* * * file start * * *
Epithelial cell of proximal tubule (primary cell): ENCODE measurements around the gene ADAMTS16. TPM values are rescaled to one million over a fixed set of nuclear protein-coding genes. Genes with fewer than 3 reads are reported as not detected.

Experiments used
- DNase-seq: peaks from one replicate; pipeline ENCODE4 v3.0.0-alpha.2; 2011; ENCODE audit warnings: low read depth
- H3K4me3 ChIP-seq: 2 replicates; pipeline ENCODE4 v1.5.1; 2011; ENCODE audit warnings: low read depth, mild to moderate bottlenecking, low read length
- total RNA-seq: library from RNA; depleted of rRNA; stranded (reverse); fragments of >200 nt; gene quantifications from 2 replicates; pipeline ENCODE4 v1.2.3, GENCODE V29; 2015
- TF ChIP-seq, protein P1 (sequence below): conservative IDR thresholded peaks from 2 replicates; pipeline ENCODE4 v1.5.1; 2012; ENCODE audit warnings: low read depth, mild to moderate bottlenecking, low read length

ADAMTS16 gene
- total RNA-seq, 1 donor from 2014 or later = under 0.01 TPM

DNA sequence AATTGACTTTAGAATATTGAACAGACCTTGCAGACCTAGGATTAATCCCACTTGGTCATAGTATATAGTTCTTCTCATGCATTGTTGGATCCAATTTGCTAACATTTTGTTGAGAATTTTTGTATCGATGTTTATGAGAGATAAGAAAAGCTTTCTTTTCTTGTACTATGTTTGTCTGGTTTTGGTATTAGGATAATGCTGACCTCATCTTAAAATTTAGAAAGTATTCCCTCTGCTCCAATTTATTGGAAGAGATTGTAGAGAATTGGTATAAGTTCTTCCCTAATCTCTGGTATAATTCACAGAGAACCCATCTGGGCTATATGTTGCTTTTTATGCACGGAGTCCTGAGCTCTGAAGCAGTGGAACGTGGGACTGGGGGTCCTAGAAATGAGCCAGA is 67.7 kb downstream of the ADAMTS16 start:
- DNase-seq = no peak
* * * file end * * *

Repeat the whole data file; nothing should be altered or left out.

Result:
Epithelial cell of proximal tubule (primary cell): ENCODE measurements around the gene ADAMTS16. TPM values are rescaled to one million over a fixed set of nuclear protein-coding genes. Genes with fewer than 3 reads are reported as not detected.

Experiments used
- DNase-seq: peaks from one replicate; pipeline ENCODE4 v3.0.0-alpha.2; 2011; ENCODE audit warnings: low read depth
- H3K4me3 ChIP-seq: 2 replicates; pipeline ENCODE4 v1.5.1; 2011; ENCODE audit warnings: low read depth, mild to moderate bottlenecking, low read length
- total RNA-seq: library from RNA; depleted of rRNA; stranded (reverse); fragments of >200 nt; gene quantifications from 2 replicates; pipeline ENCODE4 v1.2.3, GENCODE V29; 2015
- TF ChIP-seq, protein P1 (sequence below): conservative IDR thresholded peaks from 2 replicates; pipeline ENCODE4 v1.5.1; 2012; ENCODE audit warnings: low read depth, mild to moderate bottlenecking, low read length

ADAMTS16 gene
- total RNA-seq, 1 donor from 2014 or later = under 0.01 TPM

DNA sequence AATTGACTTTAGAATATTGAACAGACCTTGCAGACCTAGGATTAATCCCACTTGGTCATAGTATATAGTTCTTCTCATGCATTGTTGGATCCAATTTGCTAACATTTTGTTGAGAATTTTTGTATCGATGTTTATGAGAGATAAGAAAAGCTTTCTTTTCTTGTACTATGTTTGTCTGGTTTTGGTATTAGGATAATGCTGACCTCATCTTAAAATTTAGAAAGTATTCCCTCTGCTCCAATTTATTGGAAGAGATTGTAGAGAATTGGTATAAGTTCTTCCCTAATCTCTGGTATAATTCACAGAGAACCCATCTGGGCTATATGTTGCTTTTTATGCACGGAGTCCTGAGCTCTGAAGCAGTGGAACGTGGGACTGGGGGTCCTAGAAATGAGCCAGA is 67.7 kb downstream of the ADAMTS16 start:
- DNase-seq = no peak